And then there's always that stage, in the life of a blogger, when there's nothing in particular going on that really "relates" to the theme of the blog, but if you don't post, then people give up on you and stop reading your blog. This is the fear I live with daily, but this is mostly because it's summertime, the time when worthless conflicts fly clean under the radar. Or don't exist at all. The only lemons are the ones you've already used to make lemonade and are currently digesting. But I mix my metaphors.

Bloggers have certain tricks up their sleeves to avoid the void: commenting on relevant (or not) articles of news, ranting when something gets under their skin, and (my personal favorite) elaborating on an otherwise mundane story for entertainment's sake. And really, what else do bloggers have? What is a blog?

I say this question stems from a source not altogether unlike the question of our faith, and with it coupled the fear that when we stop knowing what to do with our spiritual lives, reach a lull in posting, if you will, God will stop being interested in us as followers in favor of the more "self-motivated" ones. In training to become a teacher, I learned the push was always to encourage students to become independent learners. This is the kind of thing we prize here in Planet America, not only in children but throughout life; in fact it's what we celebrated all day today.

Independence is a funny thing. Let me tell you some of the acts of independence I exercised today, know-it-all twenty-something that I am. I ate to the point of sickness, just because it was a holiday. I neglected to reapply sunscreen, just because. I've been neglecting my prayer life (gasp) for nigh on a week now, just because my way seemed pretty much aligned with God's way, and I don't have to pray every day...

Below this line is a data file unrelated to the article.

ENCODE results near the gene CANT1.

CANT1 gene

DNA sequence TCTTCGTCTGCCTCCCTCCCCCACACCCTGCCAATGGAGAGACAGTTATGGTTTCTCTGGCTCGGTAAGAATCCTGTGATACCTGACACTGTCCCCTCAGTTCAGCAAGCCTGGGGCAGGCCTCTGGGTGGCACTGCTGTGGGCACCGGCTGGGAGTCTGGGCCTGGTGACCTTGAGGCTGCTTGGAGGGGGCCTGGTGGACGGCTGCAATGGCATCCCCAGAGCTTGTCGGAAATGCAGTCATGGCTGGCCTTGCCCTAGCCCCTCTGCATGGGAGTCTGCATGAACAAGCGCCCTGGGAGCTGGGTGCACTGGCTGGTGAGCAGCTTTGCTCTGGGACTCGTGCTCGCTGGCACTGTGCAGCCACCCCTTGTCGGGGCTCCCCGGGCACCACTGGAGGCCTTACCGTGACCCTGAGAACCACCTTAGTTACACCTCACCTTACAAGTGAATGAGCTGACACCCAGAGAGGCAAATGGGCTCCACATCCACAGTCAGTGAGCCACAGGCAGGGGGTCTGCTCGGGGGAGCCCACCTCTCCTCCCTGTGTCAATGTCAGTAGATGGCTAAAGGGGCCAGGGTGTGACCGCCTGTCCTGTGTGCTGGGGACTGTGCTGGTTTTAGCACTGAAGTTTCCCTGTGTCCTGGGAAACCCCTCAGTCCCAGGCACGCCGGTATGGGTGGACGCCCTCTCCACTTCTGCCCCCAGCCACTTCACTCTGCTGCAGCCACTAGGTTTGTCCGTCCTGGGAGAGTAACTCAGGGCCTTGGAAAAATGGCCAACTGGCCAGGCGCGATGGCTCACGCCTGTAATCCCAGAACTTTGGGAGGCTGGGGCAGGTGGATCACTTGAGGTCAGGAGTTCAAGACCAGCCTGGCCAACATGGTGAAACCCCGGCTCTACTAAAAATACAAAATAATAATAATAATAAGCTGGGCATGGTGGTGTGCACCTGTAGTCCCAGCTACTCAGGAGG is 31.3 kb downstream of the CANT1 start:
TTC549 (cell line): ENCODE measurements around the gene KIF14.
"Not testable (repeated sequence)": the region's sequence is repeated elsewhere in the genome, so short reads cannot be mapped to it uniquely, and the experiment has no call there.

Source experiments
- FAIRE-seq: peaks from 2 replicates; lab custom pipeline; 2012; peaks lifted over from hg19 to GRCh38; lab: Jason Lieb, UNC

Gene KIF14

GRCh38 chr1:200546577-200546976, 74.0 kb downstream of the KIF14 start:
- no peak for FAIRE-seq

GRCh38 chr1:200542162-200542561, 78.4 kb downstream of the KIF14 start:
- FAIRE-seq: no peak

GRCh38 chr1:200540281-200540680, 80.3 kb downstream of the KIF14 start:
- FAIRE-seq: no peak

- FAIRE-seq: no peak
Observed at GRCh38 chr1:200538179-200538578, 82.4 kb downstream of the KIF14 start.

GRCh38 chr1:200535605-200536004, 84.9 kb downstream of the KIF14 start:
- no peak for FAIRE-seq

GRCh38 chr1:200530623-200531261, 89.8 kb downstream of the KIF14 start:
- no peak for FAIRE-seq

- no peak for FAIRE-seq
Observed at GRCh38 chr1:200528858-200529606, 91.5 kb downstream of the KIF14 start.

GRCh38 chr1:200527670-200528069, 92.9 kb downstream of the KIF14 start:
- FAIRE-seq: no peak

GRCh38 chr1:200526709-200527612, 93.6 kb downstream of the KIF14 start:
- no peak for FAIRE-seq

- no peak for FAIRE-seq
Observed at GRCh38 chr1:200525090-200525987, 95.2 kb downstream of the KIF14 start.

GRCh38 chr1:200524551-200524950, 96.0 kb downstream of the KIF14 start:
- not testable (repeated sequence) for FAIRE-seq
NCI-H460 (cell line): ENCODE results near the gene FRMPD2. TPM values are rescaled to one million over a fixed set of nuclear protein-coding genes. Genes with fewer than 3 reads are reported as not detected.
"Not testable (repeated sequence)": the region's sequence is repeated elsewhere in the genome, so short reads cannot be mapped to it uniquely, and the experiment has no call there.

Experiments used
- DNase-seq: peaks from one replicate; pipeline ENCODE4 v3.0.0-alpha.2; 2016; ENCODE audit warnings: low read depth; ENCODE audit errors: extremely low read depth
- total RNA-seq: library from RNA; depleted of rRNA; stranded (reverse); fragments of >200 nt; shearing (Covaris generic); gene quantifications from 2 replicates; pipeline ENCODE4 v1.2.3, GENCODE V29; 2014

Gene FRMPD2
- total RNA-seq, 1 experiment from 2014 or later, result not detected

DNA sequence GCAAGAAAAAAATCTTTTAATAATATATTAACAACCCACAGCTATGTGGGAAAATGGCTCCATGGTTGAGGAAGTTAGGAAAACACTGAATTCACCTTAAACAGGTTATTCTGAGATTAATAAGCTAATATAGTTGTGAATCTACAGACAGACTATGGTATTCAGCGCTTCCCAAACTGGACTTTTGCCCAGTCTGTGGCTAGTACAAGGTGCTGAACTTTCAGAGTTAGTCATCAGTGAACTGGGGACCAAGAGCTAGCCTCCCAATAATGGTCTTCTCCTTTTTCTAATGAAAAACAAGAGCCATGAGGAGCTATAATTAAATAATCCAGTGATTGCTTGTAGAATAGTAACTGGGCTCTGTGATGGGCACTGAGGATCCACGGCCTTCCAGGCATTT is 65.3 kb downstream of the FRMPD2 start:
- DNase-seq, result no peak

Something I'm learning as I step out to make a life for myself is that independence doesn't guarantee wisdom; it sends up a smokescreen. Now, because of my independence, I'm sick to my stomach, tender to the touch, and out of touch with the Lord. Some aloe and some time will heal my physical indulgences but I just can't medicate my wickedness. Can't even send up a proper flare without the indwelling of the Spirit, so inextricably bound to Christ as a disciple. This bond to Christ is, then, my only hope for freedom from my foolish, sinful nature.

Now, I know I've not been painting this well, but here's what I'm laying down: I can declare freedom only through utter dependence on Christ. Ka-boom! Fight a war over that one!